Richardson: And giants like The Loft in Minneapolis and Hugo House in Seattle. They are awesome. But there are also many younger projects with a lot of energy and ideas: The Attic Institute and Literary Arts in Portland, The Porch in Nashville and Arts + Literature Laboratory in Madison, Wisconsin, to name a few. -a.

Who do you think the center could benefit from?

Roderick: We believe that having a diverse group of writers from a wide range of backgrounds makes workshops richer and more productive. We want baristas, doctors, tech geeks, beat poets, teenage teens, soccer moms and stay-at-home dads all at the same table discussing their writing plans. It’s impossible to find this kind of eclectic mix in a college classroom.

Richardson: Grandparents too! And high school students! We hope the range of our offerings appeal to residents of the East Bay, and we try to keep our ears to the ground for what would be most wanted.

How do you hope to keep the classes diverse?

Richardson: We are committed to hiring ethnically and creatively diverse faculty to represent the populations we hope to serve. Ultimately, we hope to offer sliding scale tuition fees as needed. Ideally, we would like our only criteria for class admission to be desire, skill, and effort.

What do you like most about teaching?

Roderick: I feel more alive when I’m in class with like-minded people. By that I mean people who love literature and know that writing is hard work and involves a lot of failure. My lessons always cover interesting content. They are also generally full of good spirit and camaraderie. Although I have published two collections of poems, I am still faced with all the problems my students face: writer’s block, doubt, fear of failure, etc.

Richardson: I love to see a student writer break through after working on an article and receiving feedback. It’s a great moment when a writer realizes that his job is not to accept or reject changes in his writing, but to reimagine it. This is when the best things arrive on the page. I can often see the surprise on the writer’s face when she gives it back – she had no idea she was writing this.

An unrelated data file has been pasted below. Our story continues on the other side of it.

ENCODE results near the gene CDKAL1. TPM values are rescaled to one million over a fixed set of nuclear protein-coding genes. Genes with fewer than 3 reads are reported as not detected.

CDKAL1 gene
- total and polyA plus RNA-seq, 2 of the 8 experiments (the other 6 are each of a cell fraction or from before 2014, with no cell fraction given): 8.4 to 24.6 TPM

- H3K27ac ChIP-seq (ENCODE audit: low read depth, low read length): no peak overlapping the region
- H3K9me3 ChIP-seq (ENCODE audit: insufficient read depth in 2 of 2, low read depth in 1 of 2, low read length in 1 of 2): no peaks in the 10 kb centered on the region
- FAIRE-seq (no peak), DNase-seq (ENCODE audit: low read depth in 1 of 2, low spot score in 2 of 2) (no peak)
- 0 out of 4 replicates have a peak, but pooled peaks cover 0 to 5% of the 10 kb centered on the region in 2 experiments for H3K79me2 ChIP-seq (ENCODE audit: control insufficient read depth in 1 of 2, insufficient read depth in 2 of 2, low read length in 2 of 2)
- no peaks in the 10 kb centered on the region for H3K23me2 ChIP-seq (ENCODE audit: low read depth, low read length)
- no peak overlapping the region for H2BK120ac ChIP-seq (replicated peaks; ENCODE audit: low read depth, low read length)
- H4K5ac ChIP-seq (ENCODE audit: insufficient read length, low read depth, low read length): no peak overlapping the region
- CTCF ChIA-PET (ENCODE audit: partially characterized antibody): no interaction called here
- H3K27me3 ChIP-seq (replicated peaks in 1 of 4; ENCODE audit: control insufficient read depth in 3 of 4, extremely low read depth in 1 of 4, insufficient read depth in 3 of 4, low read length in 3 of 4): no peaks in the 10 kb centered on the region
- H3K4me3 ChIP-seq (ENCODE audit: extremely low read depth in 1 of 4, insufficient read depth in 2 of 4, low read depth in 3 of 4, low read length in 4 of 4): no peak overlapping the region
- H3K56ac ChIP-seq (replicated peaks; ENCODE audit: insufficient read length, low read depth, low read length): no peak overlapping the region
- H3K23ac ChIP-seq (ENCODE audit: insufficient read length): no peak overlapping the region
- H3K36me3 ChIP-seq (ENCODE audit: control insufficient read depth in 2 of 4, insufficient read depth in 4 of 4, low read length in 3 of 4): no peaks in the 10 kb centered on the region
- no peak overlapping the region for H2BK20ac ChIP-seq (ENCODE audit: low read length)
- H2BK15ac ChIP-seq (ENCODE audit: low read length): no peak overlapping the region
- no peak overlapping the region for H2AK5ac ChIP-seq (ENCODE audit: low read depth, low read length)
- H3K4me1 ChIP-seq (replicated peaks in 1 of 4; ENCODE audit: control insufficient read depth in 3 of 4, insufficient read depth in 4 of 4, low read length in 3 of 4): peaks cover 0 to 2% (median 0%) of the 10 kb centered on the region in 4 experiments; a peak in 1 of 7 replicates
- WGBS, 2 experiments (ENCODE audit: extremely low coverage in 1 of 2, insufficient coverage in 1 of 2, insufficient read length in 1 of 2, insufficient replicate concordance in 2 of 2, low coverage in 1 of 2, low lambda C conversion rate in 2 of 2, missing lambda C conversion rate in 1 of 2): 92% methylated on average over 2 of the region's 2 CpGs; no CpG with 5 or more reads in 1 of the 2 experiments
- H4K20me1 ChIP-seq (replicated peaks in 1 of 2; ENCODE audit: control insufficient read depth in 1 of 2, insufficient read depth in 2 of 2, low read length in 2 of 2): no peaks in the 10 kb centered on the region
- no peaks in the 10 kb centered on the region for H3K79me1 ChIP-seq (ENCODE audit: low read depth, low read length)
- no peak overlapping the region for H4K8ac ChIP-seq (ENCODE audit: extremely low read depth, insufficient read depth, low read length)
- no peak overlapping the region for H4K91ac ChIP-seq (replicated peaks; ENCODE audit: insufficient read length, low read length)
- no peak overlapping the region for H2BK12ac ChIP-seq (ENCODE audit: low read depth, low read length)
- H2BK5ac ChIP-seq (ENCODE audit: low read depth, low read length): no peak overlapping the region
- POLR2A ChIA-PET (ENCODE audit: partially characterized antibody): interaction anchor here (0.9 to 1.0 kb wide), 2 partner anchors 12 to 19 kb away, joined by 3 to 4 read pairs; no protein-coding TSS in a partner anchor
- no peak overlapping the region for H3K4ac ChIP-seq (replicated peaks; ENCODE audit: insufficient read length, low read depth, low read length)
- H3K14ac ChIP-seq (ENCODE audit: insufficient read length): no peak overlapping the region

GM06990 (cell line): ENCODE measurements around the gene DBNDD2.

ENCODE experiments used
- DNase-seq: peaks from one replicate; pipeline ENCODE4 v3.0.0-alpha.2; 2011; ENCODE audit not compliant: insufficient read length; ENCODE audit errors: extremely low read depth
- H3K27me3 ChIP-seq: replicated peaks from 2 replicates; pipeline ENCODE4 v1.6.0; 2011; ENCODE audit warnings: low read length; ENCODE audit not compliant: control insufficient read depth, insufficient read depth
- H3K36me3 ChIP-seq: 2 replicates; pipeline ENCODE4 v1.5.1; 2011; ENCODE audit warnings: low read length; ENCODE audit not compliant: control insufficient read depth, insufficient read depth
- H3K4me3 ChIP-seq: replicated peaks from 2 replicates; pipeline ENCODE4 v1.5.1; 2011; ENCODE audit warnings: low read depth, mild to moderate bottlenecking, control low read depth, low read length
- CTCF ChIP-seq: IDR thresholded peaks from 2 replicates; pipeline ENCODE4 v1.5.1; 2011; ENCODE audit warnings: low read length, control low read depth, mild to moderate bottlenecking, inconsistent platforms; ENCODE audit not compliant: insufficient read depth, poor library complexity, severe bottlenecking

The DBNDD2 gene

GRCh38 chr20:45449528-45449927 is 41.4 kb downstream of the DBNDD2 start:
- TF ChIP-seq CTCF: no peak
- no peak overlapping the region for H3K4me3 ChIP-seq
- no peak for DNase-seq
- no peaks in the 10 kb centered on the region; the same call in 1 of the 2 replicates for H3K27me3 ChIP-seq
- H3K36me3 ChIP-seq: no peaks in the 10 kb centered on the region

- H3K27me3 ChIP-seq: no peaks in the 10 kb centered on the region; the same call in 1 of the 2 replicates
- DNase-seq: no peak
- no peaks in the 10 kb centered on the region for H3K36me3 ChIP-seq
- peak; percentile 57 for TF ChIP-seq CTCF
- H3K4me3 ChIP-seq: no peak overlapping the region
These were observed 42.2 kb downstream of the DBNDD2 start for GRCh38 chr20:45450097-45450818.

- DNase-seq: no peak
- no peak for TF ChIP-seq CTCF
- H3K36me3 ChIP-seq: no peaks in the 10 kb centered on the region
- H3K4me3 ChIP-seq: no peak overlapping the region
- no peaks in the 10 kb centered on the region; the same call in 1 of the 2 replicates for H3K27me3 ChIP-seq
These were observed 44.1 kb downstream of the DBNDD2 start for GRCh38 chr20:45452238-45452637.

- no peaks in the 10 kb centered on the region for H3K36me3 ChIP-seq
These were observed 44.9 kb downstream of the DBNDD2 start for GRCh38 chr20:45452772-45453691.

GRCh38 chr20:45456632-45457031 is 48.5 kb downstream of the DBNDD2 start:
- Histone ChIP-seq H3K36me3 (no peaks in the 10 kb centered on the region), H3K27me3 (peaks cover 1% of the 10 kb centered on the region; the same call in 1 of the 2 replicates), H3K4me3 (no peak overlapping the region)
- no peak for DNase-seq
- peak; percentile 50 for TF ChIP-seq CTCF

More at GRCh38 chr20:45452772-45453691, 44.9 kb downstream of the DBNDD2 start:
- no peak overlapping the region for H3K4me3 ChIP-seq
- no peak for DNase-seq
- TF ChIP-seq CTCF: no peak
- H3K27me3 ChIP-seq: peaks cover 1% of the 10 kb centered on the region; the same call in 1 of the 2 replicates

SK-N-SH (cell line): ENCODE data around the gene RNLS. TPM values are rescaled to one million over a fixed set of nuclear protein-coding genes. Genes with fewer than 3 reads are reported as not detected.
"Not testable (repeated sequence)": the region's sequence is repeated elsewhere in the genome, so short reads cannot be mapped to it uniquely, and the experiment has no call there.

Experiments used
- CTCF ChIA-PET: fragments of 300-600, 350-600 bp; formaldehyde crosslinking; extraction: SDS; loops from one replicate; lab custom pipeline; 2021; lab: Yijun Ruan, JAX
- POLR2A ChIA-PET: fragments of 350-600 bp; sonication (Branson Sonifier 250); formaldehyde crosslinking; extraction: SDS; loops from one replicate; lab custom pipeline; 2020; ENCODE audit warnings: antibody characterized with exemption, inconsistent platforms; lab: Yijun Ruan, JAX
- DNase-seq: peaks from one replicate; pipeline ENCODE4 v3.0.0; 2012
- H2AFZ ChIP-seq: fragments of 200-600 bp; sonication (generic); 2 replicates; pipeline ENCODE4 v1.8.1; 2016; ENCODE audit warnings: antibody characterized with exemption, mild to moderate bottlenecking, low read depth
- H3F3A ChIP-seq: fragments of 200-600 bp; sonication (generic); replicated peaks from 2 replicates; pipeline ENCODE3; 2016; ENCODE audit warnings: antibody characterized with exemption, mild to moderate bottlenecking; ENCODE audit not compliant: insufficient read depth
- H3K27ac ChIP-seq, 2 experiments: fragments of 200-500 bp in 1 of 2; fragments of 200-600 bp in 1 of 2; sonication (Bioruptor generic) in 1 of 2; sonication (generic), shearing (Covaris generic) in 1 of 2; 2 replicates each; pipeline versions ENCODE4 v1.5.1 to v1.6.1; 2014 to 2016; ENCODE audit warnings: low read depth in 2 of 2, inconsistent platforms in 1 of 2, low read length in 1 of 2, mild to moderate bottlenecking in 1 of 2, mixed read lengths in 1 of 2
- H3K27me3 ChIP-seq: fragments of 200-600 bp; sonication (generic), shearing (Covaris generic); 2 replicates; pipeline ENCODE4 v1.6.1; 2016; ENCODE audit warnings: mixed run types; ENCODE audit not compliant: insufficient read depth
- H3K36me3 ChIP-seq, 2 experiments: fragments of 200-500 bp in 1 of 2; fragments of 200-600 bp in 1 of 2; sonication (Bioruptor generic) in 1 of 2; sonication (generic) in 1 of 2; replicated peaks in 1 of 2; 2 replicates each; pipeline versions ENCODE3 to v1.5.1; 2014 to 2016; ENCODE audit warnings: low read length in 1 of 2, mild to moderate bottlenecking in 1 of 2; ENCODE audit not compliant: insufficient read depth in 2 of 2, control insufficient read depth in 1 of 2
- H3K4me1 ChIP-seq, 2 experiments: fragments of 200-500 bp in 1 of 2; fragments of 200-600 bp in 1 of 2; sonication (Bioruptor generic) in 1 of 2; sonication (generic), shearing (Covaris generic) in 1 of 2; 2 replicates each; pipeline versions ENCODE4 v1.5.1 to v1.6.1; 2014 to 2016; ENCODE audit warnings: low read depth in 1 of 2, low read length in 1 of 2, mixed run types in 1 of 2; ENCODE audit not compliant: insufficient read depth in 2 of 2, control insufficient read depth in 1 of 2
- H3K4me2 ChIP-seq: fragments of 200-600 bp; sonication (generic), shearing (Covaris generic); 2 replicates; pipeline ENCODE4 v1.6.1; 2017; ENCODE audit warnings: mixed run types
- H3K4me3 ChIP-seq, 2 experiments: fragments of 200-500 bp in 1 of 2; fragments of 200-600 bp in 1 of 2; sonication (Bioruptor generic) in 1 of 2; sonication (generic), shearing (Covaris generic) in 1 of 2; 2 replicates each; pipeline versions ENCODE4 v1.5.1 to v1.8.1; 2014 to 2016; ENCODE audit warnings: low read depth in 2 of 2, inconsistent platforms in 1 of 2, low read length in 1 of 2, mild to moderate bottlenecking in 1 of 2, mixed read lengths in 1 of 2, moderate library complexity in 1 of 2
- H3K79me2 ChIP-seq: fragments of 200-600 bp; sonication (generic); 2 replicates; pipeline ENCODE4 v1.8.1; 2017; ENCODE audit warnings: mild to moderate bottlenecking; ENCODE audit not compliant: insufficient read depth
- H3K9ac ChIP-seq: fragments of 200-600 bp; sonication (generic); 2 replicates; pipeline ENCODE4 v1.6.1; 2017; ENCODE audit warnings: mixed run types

You are offering four courses this fall – what types of courses do you plan to have in the future?

Roderick: We’ve been dreaming about this project for a long time, so we have all kinds of great ideas including master classes, book clubs, retreats, and intensive one-day writing boot camps. Mixed gender course. Hopefully specialized literature courses.

Do you have other teachers planned for the future?

Roderick: We are very selective in terms of finding teaching talent. All of our instructors have published books and received significant awards for their writing. And you should see the teaching resumes from our two fall prose instructors – Laleh Khadivi and Porter Shreve have some serious teaching chops.

Richardson: We love to introduce people to the craft, but we also really understand that he feels lonely there as a practicing writer who doesn’t have as much community as before. We also want to serve this writer. So we’re asking instructors who are immensely accomplished, who can challenge people at all levels – and we’re in the Bay Area, so we’re spoiled for choice! We can’t announce future teachers just yet, but Porter and Laleh are amazing, and more stellar instructors will be joining us soon.

You are a married couple living in Berkeley and working together in Berkeley – are you going to take a separate vacation to get rid of each other?

Roderick: Ha! I’ll let my wife answer this one.

Richardson: Um yes.

John McMurtrie is the editor of the San Francisco Chronicle book. Email: [email protected] Twitter: @McMurtrieSF

More information: Left margin LIT